Prime Minister Theresa May has described current disruption to rail journeys as “absolutely unacceptable” and said it was vital for the government to get to grips with the problem.
Transport Secretary Chris Grayling has come under intense fire over the flood of delays and cancellations of services across the country following the botched introduction of new timetables last month.
Some 25 newspapers across the North of England joined forces to call on the Prime Minister to lead an emergency summit in Downing Street this week to find a solution to the crisis, which has hit the region particularly badly.
Announcing an inquiry into the fiasco on Monday, Mr Grayling singled Northern and Govia Thameslink Railway (GTR) for criticism as he told the House of Commons that the rail industry had “collectively failed to deliver for the passengers it serves”.
Speaking to ITV News, Chris Grayling said:
"We will now make sure that when the next timetable change comes along, that there is much more focus on making sure that it's done in the right way, and probably done incrementally and not just done in one big bang".
When asked on what will happen if train timetables are not fixed this week, he added, "I'm hopeful we'll see that, but I'm not going to be afraid to take tough action if it's needed."
Mr Grayling updated Cabinet on the problems at its regular weekly meeting at 10 Downing Street.
And Mrs May told the meeting: “It is important we get to grips with this issue quickly. The current passenger disruption is letting people down and it’s absolutely unacceptable.”
The Prime Minister said the Office of Rail and Road (ORR) inquiry into the implementation of timetable changes “must find out what went wrong and ensure the misery currently being endured by the public never happens again”, said her official spokesman.
Mrs May described the need to fix the problem as “an absolute priority”, adding that those affected must be “properly compensated”.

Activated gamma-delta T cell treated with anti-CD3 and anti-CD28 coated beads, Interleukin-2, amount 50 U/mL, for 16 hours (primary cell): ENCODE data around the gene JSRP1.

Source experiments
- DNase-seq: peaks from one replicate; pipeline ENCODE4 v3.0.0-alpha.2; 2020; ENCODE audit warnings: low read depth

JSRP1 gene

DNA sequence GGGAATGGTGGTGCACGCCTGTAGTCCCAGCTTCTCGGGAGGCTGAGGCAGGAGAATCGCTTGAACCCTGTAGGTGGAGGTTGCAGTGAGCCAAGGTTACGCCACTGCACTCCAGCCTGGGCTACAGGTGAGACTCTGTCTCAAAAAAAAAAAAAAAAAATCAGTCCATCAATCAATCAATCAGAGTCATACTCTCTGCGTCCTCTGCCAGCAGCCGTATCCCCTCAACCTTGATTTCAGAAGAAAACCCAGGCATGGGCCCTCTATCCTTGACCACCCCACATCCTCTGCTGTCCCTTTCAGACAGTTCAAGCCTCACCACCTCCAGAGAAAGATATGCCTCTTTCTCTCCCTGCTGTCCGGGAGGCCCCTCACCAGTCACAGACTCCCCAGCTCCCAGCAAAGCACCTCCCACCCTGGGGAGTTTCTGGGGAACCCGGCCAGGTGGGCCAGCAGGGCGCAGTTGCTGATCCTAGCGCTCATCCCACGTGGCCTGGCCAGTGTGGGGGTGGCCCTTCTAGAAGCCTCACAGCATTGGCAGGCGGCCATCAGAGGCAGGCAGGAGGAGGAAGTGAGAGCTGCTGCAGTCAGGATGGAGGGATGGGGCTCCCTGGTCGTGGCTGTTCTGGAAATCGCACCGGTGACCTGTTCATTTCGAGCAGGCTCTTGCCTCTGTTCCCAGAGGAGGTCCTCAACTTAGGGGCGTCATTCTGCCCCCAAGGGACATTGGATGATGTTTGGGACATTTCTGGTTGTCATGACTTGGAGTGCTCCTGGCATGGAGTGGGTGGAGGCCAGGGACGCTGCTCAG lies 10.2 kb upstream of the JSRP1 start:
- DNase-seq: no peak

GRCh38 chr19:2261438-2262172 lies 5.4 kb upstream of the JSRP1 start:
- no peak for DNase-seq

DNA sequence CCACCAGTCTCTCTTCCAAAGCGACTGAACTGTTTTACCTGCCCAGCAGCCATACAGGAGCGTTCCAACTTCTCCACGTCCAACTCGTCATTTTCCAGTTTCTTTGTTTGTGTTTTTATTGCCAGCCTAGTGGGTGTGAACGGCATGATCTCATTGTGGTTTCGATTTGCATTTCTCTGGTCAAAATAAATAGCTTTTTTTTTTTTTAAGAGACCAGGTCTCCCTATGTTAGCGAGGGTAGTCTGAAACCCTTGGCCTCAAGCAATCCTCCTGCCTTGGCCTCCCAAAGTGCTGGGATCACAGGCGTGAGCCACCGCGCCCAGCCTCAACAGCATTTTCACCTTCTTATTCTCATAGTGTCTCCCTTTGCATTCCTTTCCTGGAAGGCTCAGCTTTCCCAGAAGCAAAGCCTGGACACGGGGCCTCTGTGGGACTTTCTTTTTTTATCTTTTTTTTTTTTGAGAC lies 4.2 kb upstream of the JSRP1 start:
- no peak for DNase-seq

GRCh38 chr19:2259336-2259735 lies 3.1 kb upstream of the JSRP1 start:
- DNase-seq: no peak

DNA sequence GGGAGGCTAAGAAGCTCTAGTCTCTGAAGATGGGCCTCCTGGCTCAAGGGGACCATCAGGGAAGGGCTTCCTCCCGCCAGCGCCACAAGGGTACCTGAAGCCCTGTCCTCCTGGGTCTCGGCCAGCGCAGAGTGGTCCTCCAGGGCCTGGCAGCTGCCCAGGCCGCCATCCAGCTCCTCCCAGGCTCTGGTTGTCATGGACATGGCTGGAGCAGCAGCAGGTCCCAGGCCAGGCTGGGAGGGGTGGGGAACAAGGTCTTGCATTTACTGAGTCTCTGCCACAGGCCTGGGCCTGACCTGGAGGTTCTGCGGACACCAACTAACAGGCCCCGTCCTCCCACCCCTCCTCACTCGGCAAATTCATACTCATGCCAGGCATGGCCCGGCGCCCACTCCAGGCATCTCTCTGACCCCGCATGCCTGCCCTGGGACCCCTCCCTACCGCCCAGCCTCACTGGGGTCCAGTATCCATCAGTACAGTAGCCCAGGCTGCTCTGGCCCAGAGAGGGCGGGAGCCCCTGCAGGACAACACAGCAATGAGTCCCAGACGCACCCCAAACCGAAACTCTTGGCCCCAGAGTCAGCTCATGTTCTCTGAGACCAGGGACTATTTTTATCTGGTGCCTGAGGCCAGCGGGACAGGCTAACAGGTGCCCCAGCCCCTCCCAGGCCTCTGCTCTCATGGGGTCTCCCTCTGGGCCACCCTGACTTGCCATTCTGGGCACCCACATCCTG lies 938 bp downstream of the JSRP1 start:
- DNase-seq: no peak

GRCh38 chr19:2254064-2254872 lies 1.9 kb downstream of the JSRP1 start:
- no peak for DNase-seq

She said the new timetable will deliver hundreds more services when properly implemented, but added that until this can be done there is a need to “urgently minimise the disruption”.
Labour leader Jeremy Corbyn said: “The Government must take urgent action to fix the travel chaos unleashed on the north of England by Chris Grayling’s failures.
“Northern communities already only get a fraction of the transport investment that the South-East receives. The Tories should be working day and night to put this scandal right.
“Their failure to do so shows their disregard for people in the towns and cities in the north.
“If the Transport Secretary won’t stop trying to pass to buck, Theresa May must personally intervene to sort out this mess and end the disruption to people’s lives.”
Mrs May’s official spokesman said the Government wanted the inquiry under ORR chairman Stephen Glaister to deliver initial findings “as early as we can possibly see them” and to publish a report as soon as possible.
Responding to calls for Transport for the North to be given full powers over the region’s railways, the spokesman said: “The Transport Secretary set out yesterday what happened in this instance.
“Network Rail finalised the timetable much too late and GTR and Northern were not prepared to manage the timetable change and did not raise a warning that they were not prepared.
“The key priority now is working with the train companies so they can restore a stable service for passengers.
“We have given Transport for the North unprecedented powers to influence decisions about transport investment in the North and to set out the North’s unified strategic transport plan which the Secretary of State must take into account in exercising his role to maintain coherence of the national network.
“TFN is already playing an important role overseeing the Northern and TP (TransPennine) franchises, but TFN can request additional functions at any time, with the consent of all its members, and it’s important to note that TFN’s current powers reflect exactly what Transport for the North requested.”